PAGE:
Without a doubt, constant power outrage and high levels of violent crime remained the most troubling and pressing problems at the recently completed Vvumbula festival that was held over the weekend at the banks of the Nile.
This year’s Vvumbula took place at the Source of the Nile Gardens in Jinja.
The event’s environment is in crisis due to the escalating crime rate at every edition.
According to a source who attended the event, crime and violence threatened the welfare of revelers and service providers.
Beyond the direct effect on victims, crime and violence inflicted widespread costs, generating an environment of fear for all citizens and bad business for those that wish to involve vendors in such kinds of events.
What was done prior to the event?
According to the organizers, interviews were conducted with representatives from the organizing committee of the event, the festival and tourism partner organizations, tourism funding partners, and tourism support sectors to make numbers.
They said that, with an aim to build awareness throughout the engagement process, a comprehensive promotion campaign using social media, newspapers, posters, and radio to get the word out and drive people to background information and editorial content to entice them to come for the festival was done.
The organizing committee noted that local business development opportunities, opportunities to showcase the natural beauty and indigenous and cultural heritage of the eastern town, and an increased sense of community pride were what most people forecasted ahead of the festival.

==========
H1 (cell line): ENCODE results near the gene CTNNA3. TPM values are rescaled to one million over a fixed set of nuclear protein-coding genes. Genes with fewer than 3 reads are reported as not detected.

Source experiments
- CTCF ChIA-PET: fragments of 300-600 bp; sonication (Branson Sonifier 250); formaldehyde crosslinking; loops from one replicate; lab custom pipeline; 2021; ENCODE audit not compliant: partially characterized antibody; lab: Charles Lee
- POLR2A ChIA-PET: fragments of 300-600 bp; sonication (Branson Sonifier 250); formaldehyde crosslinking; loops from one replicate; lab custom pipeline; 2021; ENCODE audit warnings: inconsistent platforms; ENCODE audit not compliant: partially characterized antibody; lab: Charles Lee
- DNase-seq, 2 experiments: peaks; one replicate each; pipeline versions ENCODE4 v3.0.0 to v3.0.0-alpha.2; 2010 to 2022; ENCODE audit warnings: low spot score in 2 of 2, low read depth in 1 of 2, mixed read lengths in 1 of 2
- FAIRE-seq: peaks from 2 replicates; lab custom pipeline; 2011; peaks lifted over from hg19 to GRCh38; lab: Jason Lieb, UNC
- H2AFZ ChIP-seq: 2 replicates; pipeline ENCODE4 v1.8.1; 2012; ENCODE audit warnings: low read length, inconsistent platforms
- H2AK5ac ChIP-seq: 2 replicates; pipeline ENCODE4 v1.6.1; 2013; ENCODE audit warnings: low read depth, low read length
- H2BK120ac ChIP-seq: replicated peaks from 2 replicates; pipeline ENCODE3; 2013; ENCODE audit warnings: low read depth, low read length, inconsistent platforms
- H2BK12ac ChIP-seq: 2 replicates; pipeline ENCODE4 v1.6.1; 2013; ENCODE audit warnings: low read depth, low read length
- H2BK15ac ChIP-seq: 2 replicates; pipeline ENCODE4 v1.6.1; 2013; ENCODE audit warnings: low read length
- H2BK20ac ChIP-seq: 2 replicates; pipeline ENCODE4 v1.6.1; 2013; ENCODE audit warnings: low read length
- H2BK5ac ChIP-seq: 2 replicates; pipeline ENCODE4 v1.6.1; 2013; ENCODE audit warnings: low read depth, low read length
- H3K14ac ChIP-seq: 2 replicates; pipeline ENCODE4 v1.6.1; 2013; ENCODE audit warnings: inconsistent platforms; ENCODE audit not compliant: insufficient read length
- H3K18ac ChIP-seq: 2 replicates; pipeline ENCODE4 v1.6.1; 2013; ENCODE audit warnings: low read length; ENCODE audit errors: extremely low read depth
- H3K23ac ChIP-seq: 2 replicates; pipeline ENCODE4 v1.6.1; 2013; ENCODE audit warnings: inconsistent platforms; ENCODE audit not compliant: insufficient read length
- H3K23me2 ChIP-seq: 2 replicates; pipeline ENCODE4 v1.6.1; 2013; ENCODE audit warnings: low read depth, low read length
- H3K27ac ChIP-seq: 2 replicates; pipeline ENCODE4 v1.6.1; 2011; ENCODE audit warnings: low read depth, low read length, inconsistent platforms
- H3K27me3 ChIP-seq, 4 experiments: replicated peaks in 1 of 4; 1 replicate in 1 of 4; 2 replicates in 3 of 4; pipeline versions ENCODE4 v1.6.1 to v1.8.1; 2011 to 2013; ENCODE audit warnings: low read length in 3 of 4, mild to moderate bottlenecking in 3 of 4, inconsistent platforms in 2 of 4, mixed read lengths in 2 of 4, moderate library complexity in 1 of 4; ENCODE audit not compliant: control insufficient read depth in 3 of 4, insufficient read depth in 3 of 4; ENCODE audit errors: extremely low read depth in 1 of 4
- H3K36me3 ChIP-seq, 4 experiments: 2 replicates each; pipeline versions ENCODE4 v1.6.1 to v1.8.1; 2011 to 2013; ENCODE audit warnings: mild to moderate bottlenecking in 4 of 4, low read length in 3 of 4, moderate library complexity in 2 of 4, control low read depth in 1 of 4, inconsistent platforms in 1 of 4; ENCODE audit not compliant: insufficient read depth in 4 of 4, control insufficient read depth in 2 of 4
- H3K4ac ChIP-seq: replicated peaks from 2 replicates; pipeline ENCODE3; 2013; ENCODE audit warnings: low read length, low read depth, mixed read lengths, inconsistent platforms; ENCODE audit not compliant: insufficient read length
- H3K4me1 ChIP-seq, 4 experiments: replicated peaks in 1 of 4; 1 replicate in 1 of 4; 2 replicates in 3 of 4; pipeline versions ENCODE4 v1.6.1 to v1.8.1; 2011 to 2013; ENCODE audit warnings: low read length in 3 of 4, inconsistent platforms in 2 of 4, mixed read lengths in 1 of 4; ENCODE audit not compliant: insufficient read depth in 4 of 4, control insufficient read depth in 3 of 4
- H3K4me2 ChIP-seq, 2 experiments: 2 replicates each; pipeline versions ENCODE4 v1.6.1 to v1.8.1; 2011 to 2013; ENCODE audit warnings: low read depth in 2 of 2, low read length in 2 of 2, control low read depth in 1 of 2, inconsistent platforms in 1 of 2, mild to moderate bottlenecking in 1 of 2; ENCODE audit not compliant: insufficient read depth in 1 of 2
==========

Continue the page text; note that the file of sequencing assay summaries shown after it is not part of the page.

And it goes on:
Participants projected opportunities for business boosts, the sharing and preservation of local culture and history, and connection to local culture and history, bringing greater awareness of other cultures to the residents of Jinja and the revelers that went to hunt for fun.
However, stakeholders noted that the festival was challenged by things like power cutoffs by the management, limited festival planning at the community level, a lack of infrastructure for the vendors, and a lack of coordination among festival organizers and vendors.
Consequently, these, combined with other risk factors like large-scale migration from urban areas, drug trafficking, ineffective policing, the widespread availability of improvised weapons, drug and alcohol use, and the presence of small organized gangs, contributed to the prevalence of violence and another bad day for the vendors who had paid and anticipated an organized environment.
Despite the great risk of injury and the lesser risk of detection, the sale and distribution of narcotics within the festival premises proved lucrative for those engaged in the trafficking, which was established in structured networks with suppliers, distributors, and couriers.
All through the festival, certain characteristics were common to both perpetrators and victims of violence. The majority of victims and perpetrators of violence were young men of low socio-economic status and poor prospects for income generation who seemed to have witnessed violence at close range.
Disadvantaged, disenfranchised, dispossessed, influenced by a constructed stereotype of masculinity that embraces violence, and threatened by surrounding social and economic forces, young males felt empowered by the possession of knives. With an assortment of them, they instilled fear, settled disputes to their satisfaction, and commanded respect by threatening other revelers.